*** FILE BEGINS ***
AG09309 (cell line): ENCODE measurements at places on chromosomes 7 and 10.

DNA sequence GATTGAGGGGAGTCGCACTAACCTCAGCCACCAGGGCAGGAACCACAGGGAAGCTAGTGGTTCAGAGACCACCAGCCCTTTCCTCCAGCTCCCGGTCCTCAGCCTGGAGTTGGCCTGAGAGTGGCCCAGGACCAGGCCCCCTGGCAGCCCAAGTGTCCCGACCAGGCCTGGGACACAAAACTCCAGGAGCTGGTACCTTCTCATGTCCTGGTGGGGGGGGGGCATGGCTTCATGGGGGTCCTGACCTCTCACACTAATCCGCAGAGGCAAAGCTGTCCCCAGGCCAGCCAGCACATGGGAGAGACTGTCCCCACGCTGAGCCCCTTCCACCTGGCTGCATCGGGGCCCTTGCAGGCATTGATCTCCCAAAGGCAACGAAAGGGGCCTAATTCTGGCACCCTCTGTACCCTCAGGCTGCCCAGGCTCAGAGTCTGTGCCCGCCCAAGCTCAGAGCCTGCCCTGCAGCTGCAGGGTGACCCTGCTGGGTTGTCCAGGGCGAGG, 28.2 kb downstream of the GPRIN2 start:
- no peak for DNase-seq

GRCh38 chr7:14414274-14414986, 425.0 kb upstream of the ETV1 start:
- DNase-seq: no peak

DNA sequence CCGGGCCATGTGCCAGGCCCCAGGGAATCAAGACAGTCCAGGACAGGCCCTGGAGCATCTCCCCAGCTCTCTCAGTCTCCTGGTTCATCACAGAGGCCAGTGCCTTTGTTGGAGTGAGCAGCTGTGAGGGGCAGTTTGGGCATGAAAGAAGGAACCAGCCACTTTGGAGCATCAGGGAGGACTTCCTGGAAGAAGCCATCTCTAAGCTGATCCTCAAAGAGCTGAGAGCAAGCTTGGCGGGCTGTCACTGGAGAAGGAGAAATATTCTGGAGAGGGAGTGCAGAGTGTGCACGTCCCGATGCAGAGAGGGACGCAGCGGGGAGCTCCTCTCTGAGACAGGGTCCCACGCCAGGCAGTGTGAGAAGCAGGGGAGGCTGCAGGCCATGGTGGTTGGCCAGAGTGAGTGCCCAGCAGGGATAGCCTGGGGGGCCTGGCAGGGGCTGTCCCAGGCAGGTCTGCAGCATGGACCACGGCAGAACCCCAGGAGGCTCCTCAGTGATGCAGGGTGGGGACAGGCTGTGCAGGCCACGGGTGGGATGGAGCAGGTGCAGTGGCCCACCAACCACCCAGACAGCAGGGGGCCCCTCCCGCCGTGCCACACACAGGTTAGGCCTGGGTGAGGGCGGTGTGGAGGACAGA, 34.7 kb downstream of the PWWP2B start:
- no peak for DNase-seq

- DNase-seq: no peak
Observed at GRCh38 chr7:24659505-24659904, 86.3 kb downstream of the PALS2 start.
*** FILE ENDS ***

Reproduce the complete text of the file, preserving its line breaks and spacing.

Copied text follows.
AG09309 (cell line): ENCODE measurements at places on chromosomes 7 and 10.

DNA sequence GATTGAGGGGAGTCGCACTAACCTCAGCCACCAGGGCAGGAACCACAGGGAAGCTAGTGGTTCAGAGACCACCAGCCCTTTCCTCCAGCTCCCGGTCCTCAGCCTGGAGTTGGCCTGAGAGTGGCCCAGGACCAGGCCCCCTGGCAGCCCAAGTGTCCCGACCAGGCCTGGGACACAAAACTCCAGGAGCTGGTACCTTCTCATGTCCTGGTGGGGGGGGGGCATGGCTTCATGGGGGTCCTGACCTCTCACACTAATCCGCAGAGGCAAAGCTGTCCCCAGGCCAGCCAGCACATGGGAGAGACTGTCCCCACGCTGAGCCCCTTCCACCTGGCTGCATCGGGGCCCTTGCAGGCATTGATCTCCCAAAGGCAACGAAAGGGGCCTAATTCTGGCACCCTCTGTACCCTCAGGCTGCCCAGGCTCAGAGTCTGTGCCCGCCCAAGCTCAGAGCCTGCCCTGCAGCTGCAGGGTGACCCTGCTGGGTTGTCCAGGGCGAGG, 28.2 kb downstream of the GPRIN2 start:
- no peak for DNase-seq

GRCh38 chr7:14414274-14414986, 425.0 kb upstream of the ETV1 start:
- DNase-seq: no peak

DNA sequence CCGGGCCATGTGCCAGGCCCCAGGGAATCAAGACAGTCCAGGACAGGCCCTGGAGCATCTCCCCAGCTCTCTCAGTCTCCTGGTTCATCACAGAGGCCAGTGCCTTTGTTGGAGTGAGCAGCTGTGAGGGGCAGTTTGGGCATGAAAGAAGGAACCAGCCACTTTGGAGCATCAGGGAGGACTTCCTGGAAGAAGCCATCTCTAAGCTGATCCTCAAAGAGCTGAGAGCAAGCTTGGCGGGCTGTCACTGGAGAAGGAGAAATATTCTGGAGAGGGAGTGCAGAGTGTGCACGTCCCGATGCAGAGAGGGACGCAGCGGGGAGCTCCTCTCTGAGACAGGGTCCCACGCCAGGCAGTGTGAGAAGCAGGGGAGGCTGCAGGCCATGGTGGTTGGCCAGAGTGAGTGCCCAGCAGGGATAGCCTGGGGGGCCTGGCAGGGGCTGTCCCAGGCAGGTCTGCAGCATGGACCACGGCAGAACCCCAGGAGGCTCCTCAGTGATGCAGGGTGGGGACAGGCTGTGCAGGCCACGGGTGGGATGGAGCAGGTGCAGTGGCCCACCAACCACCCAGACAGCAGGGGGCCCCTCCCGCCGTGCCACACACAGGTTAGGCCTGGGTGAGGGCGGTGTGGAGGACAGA, 34.7 kb downstream of the PWWP2B start:
- no peak for DNase-seq

- DNase-seq: no peak
Observed at GRCh38 chr7:24659505-24659904, 86.3 kb downstream of the PALS2 start.